The Davidic Messiah In Luke-Acts The Promise And Its Fulfilment In Lukan Christology -- By: Mark L. Strauss
TynBul 44:2 (1993) p. 387
The Davidic Messiah In Luke-Acts
The Promise And Its Fulfilment In Lukan Christology1
This work investigates one theme within Luke’s christological ‘proclamation from prophecy and pattern’ motif, that of the coming king from the line of David. To determine the background to this theme, in chapter 2 the Davidic promise tradition is examined in its first century context of meaning. While the diverse writings of first century Judaism exhibit a range of eschatological expectations, evidence is found of widespread hope for a coming Davidic deliverer. Sometimes this figure is described as a new ‘David’, other times as a ‘seed’ or ‘shoot’ from David; sometimes he plays a relatively passive role, other times an active and executive one. Throughout, the essential hope is the same: a deliverer modelled after David, Israel’s greatest king, who will restore the nation and reign with justice and righteousness. A mediating position is reached between the traditional view that messianic expectations were quite fixed by the first century, and the more recent perspective that speculation was so diverse as to render the ‘messianic hope’ a fiction. At the turn of the Christian era, royal-Davidic expectations were widespread and relatively stable within a broader context of eschatological diversity.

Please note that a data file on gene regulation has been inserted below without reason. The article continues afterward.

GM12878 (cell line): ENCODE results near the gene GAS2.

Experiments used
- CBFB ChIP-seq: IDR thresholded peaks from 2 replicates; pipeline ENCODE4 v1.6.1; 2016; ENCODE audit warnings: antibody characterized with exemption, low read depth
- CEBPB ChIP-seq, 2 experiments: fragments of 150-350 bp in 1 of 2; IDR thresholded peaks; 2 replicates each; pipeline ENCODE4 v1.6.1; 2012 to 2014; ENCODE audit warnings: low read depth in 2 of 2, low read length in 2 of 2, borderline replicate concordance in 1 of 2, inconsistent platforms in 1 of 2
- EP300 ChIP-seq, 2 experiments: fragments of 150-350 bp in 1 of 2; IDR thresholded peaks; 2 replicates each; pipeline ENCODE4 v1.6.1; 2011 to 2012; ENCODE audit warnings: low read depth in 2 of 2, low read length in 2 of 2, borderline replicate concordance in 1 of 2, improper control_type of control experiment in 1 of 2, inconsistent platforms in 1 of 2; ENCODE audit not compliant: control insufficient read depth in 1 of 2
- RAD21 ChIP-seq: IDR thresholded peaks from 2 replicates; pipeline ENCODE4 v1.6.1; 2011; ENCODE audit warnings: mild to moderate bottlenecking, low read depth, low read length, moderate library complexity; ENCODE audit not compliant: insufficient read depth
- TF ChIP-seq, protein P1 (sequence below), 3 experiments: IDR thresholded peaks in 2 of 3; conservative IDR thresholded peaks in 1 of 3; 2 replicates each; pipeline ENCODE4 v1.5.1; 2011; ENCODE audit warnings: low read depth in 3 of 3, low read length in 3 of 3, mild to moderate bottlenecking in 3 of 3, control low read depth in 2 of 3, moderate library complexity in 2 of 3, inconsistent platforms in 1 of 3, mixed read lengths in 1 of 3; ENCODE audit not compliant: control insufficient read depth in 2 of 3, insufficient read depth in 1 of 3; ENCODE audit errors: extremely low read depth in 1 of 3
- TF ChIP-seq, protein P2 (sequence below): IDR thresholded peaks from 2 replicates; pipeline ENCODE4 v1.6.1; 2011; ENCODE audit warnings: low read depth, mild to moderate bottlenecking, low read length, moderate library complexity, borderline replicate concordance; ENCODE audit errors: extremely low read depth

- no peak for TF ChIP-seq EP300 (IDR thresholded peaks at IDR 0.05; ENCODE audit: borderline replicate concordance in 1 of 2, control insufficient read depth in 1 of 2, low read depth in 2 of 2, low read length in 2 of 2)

The pre-Pauline formula in Romans 1:3-4 confirms that from an early period Christians took up the Davidic promise tradition as an aid in explaining the salvation-historical significance of Jesus the messiah. In their case, Davidic descent, divine sonship, and royal exaltation language were the most utilised aspects of the promise tradition. Jesus was the promised seed of David, now ‘raised up’ as Son of God in fulfilment of scripture.
Chapters 3-6 examine Luke’s use of this royal-Davidic theme. In chapter 3 the birth narrative is found to be thoroughly Lukan in language, style and theology, introducing
TynBul 44:2 (1993) p. 388
themes of importance for Luke and serving as an introduction to the whole of his two-volume work. It is significant, then, that Davidic messianism plays a central role in the christology of these two chapters. Of the nativity’s five major christological sections, three are explicitly royal-Davidic (Lk. 1:26-38; 1:68-76; 2:1-20) and two are implicitly so (2:8-20; 2:41-52). Using Old Testament language, ...
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